Cisco’s recent threat report said that role management could help IT departments handle the insider threat. With role management, IT gives software a definition of what a particular person should have access to. For example, a sales person needs access to the sales database but does not need access to the general ledger.
Some have argued that if the software could tell who was doing what — and could alert IT when someone accessed a system that they should not have access to — then many breaches would never happen. They argued that organizations that suffered breaches lacked role management.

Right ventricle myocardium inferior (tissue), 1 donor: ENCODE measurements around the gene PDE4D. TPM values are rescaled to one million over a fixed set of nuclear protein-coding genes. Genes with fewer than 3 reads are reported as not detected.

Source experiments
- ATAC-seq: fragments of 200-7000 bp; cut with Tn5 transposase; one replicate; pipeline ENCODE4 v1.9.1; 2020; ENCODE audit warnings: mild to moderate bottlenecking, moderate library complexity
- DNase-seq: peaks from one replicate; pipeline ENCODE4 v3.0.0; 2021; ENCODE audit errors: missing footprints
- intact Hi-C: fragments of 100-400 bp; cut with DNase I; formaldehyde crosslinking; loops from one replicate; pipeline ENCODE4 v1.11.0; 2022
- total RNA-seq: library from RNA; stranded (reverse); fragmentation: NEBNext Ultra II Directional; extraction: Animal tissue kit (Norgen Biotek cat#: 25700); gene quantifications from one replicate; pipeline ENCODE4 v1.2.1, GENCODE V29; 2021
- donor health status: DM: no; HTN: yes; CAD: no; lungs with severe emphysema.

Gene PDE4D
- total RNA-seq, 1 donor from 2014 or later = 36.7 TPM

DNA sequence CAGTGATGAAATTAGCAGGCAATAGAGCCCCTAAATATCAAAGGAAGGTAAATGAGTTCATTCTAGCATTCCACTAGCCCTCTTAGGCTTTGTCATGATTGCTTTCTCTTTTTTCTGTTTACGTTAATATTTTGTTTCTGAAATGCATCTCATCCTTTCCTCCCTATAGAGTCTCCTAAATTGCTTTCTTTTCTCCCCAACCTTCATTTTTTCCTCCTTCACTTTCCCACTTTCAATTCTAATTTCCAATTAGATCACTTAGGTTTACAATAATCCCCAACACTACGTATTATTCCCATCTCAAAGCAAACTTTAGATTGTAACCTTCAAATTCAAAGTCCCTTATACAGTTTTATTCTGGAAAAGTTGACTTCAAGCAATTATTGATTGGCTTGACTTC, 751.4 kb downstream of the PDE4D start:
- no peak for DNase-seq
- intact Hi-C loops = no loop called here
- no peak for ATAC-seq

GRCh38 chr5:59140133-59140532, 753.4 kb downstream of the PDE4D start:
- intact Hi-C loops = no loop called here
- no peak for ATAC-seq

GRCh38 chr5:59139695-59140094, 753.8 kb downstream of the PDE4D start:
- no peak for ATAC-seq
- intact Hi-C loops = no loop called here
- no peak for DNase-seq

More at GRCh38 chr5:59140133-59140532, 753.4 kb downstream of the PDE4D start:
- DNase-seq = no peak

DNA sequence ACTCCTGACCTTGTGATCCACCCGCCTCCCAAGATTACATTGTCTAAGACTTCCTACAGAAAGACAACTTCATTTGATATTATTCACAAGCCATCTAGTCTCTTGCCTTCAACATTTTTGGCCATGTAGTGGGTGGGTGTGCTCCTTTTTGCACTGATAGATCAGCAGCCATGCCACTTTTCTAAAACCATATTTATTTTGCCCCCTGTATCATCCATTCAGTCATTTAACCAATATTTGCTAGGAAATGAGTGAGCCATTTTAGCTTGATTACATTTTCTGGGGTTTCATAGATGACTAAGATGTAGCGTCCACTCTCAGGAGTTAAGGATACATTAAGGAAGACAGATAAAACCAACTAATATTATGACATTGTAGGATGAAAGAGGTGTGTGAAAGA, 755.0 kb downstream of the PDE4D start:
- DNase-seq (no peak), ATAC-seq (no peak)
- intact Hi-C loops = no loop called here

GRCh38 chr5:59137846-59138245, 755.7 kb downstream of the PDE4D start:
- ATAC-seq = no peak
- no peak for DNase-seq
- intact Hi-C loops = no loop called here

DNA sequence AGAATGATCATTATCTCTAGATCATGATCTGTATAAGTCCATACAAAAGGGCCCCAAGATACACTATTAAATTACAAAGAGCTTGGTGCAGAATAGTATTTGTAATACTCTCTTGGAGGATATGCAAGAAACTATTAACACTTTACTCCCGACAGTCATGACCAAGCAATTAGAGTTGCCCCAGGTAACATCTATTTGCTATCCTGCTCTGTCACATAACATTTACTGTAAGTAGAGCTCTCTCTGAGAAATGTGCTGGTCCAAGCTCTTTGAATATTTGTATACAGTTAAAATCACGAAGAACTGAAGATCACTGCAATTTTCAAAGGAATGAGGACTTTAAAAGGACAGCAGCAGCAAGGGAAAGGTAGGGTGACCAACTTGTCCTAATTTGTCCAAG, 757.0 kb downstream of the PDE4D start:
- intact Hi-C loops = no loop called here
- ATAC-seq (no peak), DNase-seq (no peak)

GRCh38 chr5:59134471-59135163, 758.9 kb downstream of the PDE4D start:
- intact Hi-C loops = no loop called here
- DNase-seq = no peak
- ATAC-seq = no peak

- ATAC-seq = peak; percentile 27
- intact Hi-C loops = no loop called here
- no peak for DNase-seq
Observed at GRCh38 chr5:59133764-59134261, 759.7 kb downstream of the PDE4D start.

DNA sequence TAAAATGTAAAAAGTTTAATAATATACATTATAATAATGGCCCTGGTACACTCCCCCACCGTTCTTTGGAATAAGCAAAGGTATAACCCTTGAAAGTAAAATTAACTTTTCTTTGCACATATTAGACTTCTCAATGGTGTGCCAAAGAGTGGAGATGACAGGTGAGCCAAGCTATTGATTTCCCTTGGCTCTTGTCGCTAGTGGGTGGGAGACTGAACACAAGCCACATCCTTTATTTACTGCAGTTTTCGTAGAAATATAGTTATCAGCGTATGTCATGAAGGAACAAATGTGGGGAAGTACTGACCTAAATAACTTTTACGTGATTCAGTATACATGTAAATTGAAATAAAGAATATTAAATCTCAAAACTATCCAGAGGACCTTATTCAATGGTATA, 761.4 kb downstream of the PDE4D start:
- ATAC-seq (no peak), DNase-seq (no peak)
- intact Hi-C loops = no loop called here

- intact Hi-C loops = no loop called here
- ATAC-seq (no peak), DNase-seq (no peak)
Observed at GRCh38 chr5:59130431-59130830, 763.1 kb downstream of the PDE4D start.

But role management itself might not be the problem. It be change management rather than role management, Michael Liou, CA (NASDAQ: CA) principal product marketing manager, told InternetNews.com. He is speaking on the subject this week at the ISACA International Conference in a session called “Managing Roles and Entitlements.”
“People think of role management as a one time function, but the business changes, the regulatory environment changes, and there are mergers and acquisitions,” he said. “In addition, people are role accumulators throughout their careers.”
“From an IT standpoint, there are so many entitlements,” he added. “An IT organization supporting 20,000 users on hundreds of resources can be supporting individual entitlements in the millions or tens of millions. The question becomes how to manage it, given this scale.”